Big swings generate 1% average growth
The most valuable Spanish brands in 2019 are worth a combined US$103.9 billion, which represents annual growth of 1 percent – below the rate of growth of the national economy, and behind the growth rate seen among leading brands in other developed markets.
Behind this topline figure, however, is a more complex picture. Very few brands have posted growth at this average level; they have either grown significantly, or declined in value by some margin, and 1 percent is simply the overall effect. In all, 16 brands in the ranking increased their value since last year, while 12 declined.
The ranking features brands that have not just become household names here in Spain, but many that are also regarded as global leaders in their categories. Around half of the brands in the Top 30 are what we would consider international brands, and the other half have an exclusively domestic focus.
Zara is one of Spain’s best-known export brands, and tops the Spanish Top 30 for the second consecutive year, with brand value of $24.8 billion. As in last year’s inaugural Spanish ranking, Movistar, Santander, BBVA and Iberdrola round out the Top 5, having achieved growth rates ranging between -1 percent (Zara) and 13 percent (Santander).
While there have been some sizable ups and downs among Spain’s most valuable brands, the rest of the Top 10 is largely unchanged from last year, although Mercadona takes 10th place this year (up from 11th last year), despite a dip in its brand value. This apparent oddity reflects the nature of Spanish brands’ fortunes in the past 12 months, with big swings both up and down.
Another surprising finding is that the brands that generate the highest proportion of their income from international markets are those that, generally, have fared worse than those that only operate in Spain. Usually, we find that brands with a greater geographical footprint spread their exposure to the volatility of their home market’s fortunes.
In the 2019 Spanish ranking, the opposite seems to be true. The global brands have collectively declined in brand value, while the domestic brands and those that have roughly equal split between Spain and the rest of the world have fared much better. This finding is mainly the result of the Inditex brands having seen dips this year; the fast-fashion market is incredibly competitive, and has become increasingly so in the past year with the rise of more Chinese rivals, as well as competition from closer to home, such as Germany’s Zalando.
The overall 1 percent growth rate in the value of the Top 30 is low compared to that of leading brands in other markets. The value of the Top 50 UK brands grew by 5 percent over the same period; leading French brands – largely driven by global names in luxury – rose in value by 22 percent, and the Top 50 Germany brands grew in value by 11 percent.
Most Valuable Spanish Brands 2019 – The Top 10
BrandZ ‘X factor’ boosts position in ranking
BrandZ valuations are unique because they take into account not just the financial might of a business, and the physical presence of a brand on our screens and in our streets. Our valuations also quantify the role that a brand occupies in consumers’ minds. This “power in the mind” is what we call “brand contribution”, and this is what enables financially smaller brands to punch above their weight in the Top 50 ranking.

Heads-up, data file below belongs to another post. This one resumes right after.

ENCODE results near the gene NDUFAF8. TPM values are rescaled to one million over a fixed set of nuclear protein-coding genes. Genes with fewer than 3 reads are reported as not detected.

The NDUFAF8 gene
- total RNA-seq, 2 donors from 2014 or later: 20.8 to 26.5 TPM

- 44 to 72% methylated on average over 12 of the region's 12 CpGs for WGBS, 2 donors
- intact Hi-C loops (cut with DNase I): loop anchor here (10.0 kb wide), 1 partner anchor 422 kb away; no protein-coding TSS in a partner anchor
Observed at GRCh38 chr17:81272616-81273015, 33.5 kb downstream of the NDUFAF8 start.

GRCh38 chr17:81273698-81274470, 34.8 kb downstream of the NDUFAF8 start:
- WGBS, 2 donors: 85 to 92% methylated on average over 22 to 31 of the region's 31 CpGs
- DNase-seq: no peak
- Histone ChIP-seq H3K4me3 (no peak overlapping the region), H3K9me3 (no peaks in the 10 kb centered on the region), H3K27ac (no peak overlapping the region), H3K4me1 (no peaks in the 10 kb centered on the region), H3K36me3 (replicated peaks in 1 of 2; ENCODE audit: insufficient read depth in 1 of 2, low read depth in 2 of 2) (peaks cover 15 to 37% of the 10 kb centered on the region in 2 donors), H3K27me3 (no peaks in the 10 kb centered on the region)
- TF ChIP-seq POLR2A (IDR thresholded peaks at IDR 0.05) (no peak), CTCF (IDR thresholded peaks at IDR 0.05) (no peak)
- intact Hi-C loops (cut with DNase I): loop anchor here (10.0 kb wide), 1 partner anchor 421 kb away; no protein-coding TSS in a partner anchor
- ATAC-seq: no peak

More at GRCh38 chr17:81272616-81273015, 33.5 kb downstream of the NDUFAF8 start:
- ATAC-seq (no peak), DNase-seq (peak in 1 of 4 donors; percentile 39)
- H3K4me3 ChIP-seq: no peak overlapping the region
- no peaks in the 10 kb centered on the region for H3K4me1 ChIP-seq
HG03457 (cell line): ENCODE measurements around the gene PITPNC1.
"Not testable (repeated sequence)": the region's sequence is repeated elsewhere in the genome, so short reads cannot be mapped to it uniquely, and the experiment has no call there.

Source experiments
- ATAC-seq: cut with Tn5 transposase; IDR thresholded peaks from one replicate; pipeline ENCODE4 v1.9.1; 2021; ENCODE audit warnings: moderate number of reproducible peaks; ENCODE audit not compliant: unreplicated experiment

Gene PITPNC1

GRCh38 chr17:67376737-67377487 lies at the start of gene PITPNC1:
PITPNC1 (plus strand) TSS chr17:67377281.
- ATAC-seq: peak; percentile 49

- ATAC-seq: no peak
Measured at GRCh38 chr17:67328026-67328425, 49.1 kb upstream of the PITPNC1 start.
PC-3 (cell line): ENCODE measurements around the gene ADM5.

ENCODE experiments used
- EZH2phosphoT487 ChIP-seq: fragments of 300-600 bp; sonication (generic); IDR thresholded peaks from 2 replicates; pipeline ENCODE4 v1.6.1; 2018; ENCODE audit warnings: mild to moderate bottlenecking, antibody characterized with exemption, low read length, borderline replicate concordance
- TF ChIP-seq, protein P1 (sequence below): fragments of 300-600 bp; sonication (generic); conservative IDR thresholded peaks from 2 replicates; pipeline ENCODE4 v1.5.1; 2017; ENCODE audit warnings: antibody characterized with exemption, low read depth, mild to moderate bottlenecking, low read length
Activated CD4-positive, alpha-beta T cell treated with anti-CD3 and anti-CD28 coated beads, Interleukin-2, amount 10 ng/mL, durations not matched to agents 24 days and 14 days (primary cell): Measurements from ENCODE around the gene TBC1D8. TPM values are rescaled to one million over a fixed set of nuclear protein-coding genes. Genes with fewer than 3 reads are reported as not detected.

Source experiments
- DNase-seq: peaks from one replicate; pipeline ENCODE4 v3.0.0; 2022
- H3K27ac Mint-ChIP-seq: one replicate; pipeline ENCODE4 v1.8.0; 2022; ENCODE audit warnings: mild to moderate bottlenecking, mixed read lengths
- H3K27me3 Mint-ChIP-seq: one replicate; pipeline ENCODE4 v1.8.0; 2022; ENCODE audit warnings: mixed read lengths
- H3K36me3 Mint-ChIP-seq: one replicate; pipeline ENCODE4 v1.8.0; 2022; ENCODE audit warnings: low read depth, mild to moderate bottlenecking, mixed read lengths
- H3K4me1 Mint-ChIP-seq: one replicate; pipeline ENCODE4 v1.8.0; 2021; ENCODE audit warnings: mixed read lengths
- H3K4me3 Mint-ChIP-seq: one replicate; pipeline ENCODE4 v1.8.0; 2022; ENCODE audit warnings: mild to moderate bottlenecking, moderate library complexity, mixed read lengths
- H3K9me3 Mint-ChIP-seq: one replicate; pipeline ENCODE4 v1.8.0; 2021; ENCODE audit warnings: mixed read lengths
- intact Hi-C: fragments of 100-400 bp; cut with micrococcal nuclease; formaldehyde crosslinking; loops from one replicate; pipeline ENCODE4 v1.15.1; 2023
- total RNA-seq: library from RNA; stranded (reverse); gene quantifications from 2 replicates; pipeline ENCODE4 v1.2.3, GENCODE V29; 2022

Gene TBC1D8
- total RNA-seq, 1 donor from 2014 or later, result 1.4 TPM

Two brands with similar financial scale can therefore find themselves in quite different positions in the ranking. This is because there is a difference in the proportion of their intangible value that is brand driven, rather than market driven. That is, they each have a different “power in the mind” of consumers, and this can propel them up or down the Top 30.
In the Spanish Top 30, the power in the mind is very different for different brands.
Cruzcampo, for example, which ranks 21st this year, has a brand contribution score of five out of five. This means a high proportion of its intangible value is driven by the brand, and it supercharges the brand, so it achieves a brand value of almost $690 million.
Banco Sabadell meanwhile, has a brand value only marginally higher, and is in 22nd position in the 2019 rankings. But Banco Sabadell has a lower brand contribution score – two out of five – because it is more dependent on operational aspects and the extensive presence of its branches for its prominence in the market, whereas for Cruzcampo, the brand is the biggest source of value.
Brand value is hugely important for both brands, because it isn’t just a way to supercharge a brand’s performance in the BrandZ rankings. A high valuation reflects how well a brand differentiates itself from its competitors, generates desire, and cultivates loyalty.
High valuations – indicating strong brand equity – also help insulate a brand against decline when times are tough. In challenging times, strong brands tend to be more resistant to a downturn and, when market conditions pick up, they recover faster than the competition.
Beer and entertainment brands are the best performers on Brand Contribution in the Top 30 this year, but it’s not just the brands that seem like more fun that can generate power in the mind. The bank BBVA and insurer Mapfre – both with Brand Contribution scores of four out of five – show that category is no boundary to building this aspect of a strong brand.
Introducing … Estrella Damm
The beer brand from Barcelona is the only new entrant to the Spanish Top 30 this year, making its debut in 27th position with a brand value of $307 million (and a Brand Contribution score of four out of five). Estrella Damm has been brewed according to the same recipe since 1876, and is the oldest beer brand in Spain. The name Estrella means “star” in Spanish.